When it comes to understanding the causes of atherosclerosis, then it is clear exactly how this condition occurs. However, a slow plaque formation or thickening because of inflammation happens due to the artery inside walls. It causes a reduction in the blood flow and oxygen supply to the important body organs and extremities. If there is damage in the artery’s inner lining of endothelium, then it causes the condition of atherosclerosis to develop. The condition is often slow and takes time.

What are the symptoms of atherosclerosis?

Atherosclerosis is a condition that doesn’t have any symptoms till the time the artery becomes narrow and completely blocked. Some individuals don’t even know that they are suffering from the condition until there is a medical emergency like a heart stroke or attack.

The atherosclerosis symptoms can be seen when the artery is blocked around 70%. Here are some of the early signs:

  • Chest pain is experienced during exercise.
  • Leg cramps while trying to walk.
  • Mini stroke or transient ischemic attack or TIA.

How to diagnose atherosclerosis?

The doctor will initiate the atherosclerosis diagnosis in the following way:

  • The doctor will ask you about your family medical history.
  • Secondly, they will assess your personal medical history.
  • Thirdly, the doctor will perform a physical exam such as looking for a weak or absent pulse or an abnormal sound in the arteries.
  • Lastly, there will be blood tests for measuring the fat amount, sugar, cholesterol, and protein in the blood.

There are other tests also that will be ordered for atherosclerosis diagnosis such as chest x-ray, CT scan, angiography, ECG or echocardiogram, EKG or electrocardiogram, carotid ultrasound, and abdominal ultrasound.

What is the treatment of atherosclerosis?

The atherosclerosis treatment includes certain lifestyle changes, surgical processes, and medications. Your doctor will ensure choosing the finest treatment options and hence will work that will help to:

  • Lower blood risk clots
  • Assist you in making the healthier choices
  • Prevent complications such as heart stroke or attack
  • Ease symptoms
  • Ensure that the development of plaque is slowed down in the arteries
  • Ensure that blood flows better

Atherosclerosis also involves advanced treatment optional that is surgical procedures like coronary angioplasty, coronary artery bypass surgery, and carotid endarterectomy.

Final words

If you are diagnosed with atherosclerosis and worried about the risks, make sure to reach out to your doctor at the earliest. It can cause heart attack, heart failure, and heart stroke if left untreated. Make sure to comprehend everything you can about the disease so that you are mindful of the treatment options and making lifestyle changes. You must also be aware of the risk factors such as diabetes, smoking, blood pressure, obesity, physical activity, and saturated fats. Timely medications, treatments, or surgery are very important to prevent the complications of atherosclerosis so don’t overlook the condition in any way.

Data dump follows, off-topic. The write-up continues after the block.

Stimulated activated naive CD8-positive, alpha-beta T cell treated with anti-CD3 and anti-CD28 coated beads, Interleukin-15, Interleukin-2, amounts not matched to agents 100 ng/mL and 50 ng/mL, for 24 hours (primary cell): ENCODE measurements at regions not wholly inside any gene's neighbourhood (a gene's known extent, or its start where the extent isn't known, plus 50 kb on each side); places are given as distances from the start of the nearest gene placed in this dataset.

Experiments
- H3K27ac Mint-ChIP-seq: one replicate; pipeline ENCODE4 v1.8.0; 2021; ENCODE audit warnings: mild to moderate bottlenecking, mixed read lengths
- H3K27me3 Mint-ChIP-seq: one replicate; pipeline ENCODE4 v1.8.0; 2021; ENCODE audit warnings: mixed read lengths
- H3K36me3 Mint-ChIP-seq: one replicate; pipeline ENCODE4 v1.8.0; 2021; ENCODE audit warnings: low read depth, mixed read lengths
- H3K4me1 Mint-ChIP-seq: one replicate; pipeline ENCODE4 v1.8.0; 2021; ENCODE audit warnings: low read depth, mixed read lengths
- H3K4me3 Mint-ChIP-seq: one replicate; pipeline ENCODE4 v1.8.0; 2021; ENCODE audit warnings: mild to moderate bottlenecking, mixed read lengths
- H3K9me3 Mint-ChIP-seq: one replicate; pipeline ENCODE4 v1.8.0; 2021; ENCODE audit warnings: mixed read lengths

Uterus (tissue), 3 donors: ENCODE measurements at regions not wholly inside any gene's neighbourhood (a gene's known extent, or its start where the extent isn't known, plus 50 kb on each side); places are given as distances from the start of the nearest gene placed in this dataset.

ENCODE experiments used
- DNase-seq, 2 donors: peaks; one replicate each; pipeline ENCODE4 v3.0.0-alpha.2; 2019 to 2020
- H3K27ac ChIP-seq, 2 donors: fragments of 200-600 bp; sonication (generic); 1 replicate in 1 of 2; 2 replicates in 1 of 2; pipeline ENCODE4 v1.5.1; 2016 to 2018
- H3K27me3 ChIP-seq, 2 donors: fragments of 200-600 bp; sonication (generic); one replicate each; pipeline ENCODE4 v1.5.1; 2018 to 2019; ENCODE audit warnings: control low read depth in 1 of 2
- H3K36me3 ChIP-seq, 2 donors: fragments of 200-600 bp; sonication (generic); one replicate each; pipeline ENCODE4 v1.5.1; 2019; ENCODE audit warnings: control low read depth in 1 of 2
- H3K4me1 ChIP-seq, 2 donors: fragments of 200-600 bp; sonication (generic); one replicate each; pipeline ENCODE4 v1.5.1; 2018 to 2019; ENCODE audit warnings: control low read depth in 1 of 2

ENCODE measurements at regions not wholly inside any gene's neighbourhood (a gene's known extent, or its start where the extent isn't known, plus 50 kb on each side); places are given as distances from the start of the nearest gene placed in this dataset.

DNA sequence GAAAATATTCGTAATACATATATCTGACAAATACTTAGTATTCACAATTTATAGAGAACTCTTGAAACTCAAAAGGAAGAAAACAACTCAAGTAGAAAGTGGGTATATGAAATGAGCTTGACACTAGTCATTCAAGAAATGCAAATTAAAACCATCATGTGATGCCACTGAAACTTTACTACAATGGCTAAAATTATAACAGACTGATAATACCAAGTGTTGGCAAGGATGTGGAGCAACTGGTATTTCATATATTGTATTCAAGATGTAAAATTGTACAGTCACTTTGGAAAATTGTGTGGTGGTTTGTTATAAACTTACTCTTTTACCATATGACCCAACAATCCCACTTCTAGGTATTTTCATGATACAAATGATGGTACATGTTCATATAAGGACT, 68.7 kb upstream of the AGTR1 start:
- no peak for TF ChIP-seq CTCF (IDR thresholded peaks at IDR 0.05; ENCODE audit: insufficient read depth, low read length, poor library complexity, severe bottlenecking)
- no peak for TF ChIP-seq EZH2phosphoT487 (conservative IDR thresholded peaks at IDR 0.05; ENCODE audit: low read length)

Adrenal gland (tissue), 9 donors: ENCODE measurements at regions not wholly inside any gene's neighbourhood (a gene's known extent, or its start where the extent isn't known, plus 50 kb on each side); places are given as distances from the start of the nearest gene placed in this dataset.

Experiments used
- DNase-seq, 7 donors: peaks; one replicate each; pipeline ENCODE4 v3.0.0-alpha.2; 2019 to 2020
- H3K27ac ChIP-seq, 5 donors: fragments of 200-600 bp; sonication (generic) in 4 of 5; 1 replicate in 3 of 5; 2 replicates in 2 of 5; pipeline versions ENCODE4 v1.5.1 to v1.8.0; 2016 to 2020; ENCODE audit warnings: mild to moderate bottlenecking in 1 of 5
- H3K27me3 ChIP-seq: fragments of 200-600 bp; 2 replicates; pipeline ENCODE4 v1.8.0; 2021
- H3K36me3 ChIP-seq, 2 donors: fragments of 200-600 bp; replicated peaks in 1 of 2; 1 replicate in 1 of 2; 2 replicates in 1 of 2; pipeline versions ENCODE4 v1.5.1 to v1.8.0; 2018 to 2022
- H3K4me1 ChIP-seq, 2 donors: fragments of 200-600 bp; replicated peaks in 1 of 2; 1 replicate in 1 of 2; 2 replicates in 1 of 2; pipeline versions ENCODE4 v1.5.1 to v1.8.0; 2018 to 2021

Is atherosclerosis a heart disease?

Yes, it is usually known as heart disease as it involves affecting arteries across the body. Healthy lifestyle habits can benefit in preventing atherosclerosis.

Is atherosclerosis reversible?

Atherosclerosis is a partially reversible condition with improved lifestyle and medications to control the risk factors. Taking medications on time can also assist in reversing atherosclerosis.

What is the difference between arteriosclerosis and atherosclerosis?

Arteriosclerosis and atherosclerosis are similar. Atherosclerosis is a particular type of arteriosclerosis and occurs when there is a presence of substances such as cholesterol, plaque, and fats that grow in the arteries causing them to narrow down. Atherosclerosis is a slow health condition that tends to get worse rapidly.

Can a blood test detect atherosclerosis?

Yes, your doctor might recommend getting a blood test done for atherosclerosis as a treatment option.

How long can you live with atherosclerosis?

You can live a healthy and active life with atherosclerosis effortlessly. All you have to ensure is to follow the recommendations of the doctor to make healthy lifestyle changes and take medications on time. It is also important to diagnose the problem beforehand so that treatment can be received on time.